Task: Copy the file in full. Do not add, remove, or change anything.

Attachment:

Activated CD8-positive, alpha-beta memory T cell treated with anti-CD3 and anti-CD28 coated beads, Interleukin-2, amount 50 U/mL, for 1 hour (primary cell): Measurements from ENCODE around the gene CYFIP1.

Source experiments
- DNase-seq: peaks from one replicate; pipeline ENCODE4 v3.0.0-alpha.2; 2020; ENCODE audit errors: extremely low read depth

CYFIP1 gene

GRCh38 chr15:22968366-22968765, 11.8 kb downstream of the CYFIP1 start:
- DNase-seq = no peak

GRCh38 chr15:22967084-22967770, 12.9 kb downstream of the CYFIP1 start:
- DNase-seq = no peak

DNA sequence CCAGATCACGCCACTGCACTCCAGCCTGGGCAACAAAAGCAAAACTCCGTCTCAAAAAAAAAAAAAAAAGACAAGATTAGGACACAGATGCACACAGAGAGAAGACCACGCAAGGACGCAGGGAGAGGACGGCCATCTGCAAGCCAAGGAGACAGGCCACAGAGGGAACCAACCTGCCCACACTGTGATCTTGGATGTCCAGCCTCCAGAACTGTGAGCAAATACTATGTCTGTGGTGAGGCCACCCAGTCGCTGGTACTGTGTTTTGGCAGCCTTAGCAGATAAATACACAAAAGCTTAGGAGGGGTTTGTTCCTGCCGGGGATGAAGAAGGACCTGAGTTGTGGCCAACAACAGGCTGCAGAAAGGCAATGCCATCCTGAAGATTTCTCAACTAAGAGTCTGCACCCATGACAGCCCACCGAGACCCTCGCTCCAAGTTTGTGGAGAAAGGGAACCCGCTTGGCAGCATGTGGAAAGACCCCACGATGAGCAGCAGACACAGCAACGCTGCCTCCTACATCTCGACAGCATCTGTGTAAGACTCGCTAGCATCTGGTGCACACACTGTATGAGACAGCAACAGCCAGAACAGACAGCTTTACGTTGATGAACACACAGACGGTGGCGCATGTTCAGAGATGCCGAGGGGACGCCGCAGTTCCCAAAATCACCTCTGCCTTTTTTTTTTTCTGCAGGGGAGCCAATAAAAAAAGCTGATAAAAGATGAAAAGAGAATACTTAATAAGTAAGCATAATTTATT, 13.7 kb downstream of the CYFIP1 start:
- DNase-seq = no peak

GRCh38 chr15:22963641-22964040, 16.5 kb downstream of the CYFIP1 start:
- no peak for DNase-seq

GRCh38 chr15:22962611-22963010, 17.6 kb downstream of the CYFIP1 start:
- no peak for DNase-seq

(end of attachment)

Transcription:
Activated CD8-positive, alpha-beta memory T cell treated with anti-CD3 and anti-CD28 coated beads, Interleukin-2, amount 50 U/mL, for 1 hour (primary cell): Measurements from ENCODE around the gene CYFIP1.

Source experiments
- DNase-seq: peaks from one replicate; pipeline ENCODE4 v3.0.0-alpha.2; 2020; ENCODE audit errors: extremely low read depth

CYFIP1 gene

GRCh38 chr15:22968366-22968765, 11.8 kb downstream of the CYFIP1 start:
- DNase-seq = no peak

GRCh38 chr15:22967084-22967770, 12.9 kb downstream of the CYFIP1 start:
- DNase-seq = no peak

DNA sequence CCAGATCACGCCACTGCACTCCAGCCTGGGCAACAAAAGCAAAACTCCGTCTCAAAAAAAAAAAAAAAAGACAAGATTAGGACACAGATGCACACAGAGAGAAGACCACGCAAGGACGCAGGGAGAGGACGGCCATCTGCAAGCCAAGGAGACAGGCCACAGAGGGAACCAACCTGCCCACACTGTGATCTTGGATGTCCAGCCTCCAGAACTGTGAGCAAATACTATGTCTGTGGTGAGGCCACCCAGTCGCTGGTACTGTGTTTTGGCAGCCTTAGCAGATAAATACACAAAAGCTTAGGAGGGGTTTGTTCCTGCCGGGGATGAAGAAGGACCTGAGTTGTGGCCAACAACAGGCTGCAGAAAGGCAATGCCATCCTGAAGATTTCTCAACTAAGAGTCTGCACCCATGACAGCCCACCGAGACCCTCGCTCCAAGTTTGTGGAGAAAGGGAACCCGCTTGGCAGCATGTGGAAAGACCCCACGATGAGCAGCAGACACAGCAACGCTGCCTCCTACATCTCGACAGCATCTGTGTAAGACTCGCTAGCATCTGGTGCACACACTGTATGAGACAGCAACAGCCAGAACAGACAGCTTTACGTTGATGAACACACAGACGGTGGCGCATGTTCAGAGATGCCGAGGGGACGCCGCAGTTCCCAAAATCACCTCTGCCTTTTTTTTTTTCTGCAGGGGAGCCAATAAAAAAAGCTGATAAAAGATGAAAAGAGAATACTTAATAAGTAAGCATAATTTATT, 13.7 kb downstream of the CYFIP1 start:
- DNase-seq = no peak

GRCh38 chr15:22963641-22964040, 16.5 kb downstream of the CYFIP1 start:
- no peak for DNase-seq

GRCh38 chr15:22962611-22963010, 17.6 kb downstream of the CYFIP1 start:
- no peak for DNase-seq